ABM for Children
Perhaps you've read
about ABM (The Anat Baniel Method) or heard about Anat Baniel's
work but aren't clear how the Method could help you or your child
who has special needs.
Anat Baniel published her first book based on her program 'Move
Into Life: the Nine Essentials for Lifelong Vitality' in 2010.
It's a great read and really demonstrates through anecdotes,
practical advice about incorporating the 'essentials' into daily
life and short movement lessons how movement organises the brain
and consequently can transform your way of thinking and moving,
and be life-changing and revitalising.
In early 2012, Anat Baniel's second book titled 'Kids Beyond
Limits' was published. In her new book, Anat presents 'the Nine
Essentials' and how they underpin working with children with
special needs, no matter what the diagnosis.
Supported by the latest brain plasticity research, Anat
demonstrates how her nine principles have the capacity to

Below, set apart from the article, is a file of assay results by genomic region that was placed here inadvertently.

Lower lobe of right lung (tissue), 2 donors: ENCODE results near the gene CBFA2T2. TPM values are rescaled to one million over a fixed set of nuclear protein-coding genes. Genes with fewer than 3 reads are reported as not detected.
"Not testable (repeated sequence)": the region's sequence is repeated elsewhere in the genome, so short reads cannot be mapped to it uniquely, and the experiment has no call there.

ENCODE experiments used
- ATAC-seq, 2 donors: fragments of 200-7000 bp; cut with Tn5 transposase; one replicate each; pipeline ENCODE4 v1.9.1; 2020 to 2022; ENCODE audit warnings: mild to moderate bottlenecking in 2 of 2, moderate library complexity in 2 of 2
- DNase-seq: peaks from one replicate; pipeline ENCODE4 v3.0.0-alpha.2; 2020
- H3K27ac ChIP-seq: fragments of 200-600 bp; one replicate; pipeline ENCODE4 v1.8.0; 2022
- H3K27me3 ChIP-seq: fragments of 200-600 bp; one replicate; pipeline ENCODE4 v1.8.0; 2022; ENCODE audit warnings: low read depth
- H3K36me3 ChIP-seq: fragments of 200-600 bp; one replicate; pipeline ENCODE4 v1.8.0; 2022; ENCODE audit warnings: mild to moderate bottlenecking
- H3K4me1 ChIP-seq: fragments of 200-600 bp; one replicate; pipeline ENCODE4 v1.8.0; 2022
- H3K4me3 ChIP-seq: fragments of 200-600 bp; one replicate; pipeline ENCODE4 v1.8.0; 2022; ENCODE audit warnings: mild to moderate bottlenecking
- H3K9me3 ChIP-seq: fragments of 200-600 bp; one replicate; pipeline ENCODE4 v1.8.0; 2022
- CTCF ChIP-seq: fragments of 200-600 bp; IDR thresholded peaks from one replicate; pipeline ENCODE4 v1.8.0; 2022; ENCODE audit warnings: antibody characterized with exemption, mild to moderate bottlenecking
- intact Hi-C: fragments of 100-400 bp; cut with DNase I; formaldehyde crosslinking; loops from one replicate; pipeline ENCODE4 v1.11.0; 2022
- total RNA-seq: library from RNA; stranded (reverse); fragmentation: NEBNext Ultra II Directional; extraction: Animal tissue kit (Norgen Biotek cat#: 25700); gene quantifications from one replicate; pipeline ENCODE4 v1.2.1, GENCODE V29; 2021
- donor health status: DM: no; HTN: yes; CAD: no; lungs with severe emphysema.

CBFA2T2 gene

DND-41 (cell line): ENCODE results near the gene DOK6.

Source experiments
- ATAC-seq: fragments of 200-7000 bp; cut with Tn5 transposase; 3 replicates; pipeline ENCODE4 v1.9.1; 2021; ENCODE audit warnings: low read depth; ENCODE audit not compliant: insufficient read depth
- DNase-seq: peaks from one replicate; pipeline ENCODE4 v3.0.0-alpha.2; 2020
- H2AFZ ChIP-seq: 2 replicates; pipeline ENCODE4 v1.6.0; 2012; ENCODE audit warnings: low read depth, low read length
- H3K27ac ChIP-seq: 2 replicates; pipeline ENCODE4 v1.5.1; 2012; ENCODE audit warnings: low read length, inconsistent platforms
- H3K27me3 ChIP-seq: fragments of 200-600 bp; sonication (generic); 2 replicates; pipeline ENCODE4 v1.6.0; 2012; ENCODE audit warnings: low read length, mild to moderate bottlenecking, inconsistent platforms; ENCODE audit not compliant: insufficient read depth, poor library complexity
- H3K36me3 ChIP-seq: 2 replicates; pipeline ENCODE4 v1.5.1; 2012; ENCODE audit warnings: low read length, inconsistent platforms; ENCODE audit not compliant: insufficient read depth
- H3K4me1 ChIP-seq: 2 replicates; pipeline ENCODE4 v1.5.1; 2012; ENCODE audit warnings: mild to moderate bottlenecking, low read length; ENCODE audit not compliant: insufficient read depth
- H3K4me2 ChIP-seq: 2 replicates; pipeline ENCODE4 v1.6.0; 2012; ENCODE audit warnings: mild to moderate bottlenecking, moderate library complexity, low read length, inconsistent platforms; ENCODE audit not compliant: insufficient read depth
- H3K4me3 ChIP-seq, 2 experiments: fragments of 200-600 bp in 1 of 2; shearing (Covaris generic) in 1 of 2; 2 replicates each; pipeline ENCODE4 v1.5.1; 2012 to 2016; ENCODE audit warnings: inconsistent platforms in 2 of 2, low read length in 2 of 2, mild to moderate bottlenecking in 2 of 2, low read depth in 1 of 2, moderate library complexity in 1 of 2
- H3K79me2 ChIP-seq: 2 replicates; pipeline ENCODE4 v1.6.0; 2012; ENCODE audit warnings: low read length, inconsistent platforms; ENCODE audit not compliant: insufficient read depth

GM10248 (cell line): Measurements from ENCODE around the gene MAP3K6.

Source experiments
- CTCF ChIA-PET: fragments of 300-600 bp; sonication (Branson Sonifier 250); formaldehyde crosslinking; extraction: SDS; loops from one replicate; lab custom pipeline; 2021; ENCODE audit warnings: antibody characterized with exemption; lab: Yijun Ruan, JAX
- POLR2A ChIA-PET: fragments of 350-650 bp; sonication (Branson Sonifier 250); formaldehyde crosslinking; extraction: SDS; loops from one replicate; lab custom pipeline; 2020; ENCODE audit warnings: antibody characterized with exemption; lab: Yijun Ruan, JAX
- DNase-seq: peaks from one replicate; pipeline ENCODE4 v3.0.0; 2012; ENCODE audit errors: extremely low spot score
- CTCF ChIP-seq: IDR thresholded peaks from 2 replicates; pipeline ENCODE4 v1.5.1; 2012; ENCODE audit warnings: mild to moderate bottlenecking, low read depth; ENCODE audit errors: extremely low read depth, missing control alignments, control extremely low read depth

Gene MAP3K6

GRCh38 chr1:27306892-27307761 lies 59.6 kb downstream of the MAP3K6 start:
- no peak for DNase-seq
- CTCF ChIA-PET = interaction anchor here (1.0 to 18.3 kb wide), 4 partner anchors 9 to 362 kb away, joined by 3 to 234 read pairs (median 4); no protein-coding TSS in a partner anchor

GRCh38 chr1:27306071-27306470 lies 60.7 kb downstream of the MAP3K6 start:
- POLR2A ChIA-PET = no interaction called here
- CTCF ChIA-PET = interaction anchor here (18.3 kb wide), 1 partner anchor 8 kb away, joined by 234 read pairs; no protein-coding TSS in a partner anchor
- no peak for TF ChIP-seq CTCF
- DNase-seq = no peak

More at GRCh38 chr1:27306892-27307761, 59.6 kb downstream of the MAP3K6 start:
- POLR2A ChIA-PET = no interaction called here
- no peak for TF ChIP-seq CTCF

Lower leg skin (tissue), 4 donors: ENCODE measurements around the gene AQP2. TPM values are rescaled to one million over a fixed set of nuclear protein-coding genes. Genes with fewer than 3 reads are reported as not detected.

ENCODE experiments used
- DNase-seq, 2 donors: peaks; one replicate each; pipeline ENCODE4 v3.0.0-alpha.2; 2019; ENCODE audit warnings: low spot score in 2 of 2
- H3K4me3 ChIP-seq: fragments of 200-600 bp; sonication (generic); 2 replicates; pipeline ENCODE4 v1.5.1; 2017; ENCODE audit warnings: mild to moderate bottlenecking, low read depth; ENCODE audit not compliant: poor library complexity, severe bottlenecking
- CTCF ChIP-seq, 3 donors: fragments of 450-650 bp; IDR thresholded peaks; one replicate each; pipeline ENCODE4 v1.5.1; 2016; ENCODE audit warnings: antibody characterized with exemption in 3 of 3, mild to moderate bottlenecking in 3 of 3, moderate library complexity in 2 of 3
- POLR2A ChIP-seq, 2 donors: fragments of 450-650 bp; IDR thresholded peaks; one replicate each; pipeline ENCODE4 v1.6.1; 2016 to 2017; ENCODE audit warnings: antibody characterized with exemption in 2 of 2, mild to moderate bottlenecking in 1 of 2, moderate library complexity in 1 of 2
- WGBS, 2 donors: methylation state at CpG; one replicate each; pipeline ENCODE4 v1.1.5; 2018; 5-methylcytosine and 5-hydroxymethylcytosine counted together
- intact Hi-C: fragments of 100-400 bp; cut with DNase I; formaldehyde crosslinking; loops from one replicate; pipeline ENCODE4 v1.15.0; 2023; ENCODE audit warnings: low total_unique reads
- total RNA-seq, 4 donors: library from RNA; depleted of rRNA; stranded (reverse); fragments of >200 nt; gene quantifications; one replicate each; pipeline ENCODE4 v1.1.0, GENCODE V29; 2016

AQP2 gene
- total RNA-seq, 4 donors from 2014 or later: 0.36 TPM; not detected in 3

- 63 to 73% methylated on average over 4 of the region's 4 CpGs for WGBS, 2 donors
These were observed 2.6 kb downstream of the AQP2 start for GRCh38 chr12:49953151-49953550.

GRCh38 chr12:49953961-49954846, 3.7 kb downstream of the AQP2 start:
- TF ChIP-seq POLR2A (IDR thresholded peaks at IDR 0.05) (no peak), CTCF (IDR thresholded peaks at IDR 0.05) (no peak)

effectively enhance a child's movement awareness, allowing
important connections to be made in the brain which can bring
about potent change. Through gentle touch and subtle movement, the
method provides an experiential learning environment based on
playing using developmental movement principles. It respectfully
assists a child to fill in gaps in their self-awareness and to
develop the ability to find ways to move in and out of situations.
As a child develops more movement confidence, self-motivation
increases and it becomes easier to get around and explore his
In short the use of movement, attention and deeper awareness are
the basis of this learning process. The benefits of this unique
approach are cumulative, just as making changes in your life on
other levels equate to 'being in a process'.
ABM is exciting to work with. As a practitioner I enjoy working
with small children and seeing them become happier, more curious
and more confident to learn.
This work is also effective in improving movement coordination and